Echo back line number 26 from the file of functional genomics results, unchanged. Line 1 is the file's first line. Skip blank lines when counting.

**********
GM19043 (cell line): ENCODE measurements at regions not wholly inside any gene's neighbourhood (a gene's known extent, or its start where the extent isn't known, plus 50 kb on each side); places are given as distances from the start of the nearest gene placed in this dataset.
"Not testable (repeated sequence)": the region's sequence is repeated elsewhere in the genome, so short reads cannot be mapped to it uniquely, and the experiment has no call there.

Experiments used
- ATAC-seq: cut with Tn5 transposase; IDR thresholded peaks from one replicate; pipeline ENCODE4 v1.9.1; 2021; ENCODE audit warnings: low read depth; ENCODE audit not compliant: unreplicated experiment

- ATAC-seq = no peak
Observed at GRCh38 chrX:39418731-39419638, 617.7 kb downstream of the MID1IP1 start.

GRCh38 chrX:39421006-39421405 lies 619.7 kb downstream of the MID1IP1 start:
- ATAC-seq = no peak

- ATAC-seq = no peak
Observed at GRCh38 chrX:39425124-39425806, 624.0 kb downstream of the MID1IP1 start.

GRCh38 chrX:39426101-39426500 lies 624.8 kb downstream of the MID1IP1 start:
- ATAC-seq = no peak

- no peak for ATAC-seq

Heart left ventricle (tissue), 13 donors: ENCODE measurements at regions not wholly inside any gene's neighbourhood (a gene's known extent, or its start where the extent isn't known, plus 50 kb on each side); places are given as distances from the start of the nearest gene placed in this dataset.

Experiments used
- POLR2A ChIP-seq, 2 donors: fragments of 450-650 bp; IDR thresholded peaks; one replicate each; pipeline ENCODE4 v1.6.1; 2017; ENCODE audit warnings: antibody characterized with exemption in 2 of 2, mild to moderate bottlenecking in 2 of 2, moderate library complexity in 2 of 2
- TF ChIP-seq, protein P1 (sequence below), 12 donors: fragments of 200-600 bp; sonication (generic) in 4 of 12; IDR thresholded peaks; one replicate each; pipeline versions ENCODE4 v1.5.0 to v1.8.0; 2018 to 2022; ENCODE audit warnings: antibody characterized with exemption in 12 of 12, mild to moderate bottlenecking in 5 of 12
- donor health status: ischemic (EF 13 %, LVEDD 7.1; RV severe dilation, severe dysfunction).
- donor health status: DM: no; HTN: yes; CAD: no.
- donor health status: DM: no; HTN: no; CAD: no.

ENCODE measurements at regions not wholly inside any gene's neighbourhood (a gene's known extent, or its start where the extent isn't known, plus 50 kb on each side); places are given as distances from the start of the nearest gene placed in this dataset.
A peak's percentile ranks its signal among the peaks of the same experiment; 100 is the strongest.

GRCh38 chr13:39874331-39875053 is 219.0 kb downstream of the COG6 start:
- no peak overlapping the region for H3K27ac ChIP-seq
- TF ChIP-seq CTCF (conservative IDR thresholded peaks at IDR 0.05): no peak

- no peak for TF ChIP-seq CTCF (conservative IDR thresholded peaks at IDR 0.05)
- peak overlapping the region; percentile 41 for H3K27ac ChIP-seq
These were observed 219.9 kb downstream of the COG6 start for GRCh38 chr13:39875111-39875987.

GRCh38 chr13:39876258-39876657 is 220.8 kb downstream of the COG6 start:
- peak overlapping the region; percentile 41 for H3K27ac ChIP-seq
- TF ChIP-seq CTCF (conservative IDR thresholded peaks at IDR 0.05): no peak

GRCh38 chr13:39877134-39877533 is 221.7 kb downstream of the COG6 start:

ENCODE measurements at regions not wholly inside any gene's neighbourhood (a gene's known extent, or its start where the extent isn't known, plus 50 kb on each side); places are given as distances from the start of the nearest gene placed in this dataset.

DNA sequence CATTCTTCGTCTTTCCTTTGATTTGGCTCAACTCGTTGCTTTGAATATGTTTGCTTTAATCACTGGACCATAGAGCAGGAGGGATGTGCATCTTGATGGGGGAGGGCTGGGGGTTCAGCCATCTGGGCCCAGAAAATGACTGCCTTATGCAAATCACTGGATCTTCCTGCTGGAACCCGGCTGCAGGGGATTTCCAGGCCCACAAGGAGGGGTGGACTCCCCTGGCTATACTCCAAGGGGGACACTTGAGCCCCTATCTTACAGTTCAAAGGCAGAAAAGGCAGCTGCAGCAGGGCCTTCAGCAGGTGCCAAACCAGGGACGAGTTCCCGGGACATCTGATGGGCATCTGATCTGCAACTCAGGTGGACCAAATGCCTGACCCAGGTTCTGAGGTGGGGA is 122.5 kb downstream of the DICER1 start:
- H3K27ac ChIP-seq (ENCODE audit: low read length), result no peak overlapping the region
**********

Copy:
- no peak for TF ChIP-seq CTCF (conservative IDR thresholded peaks at IDR 0.05)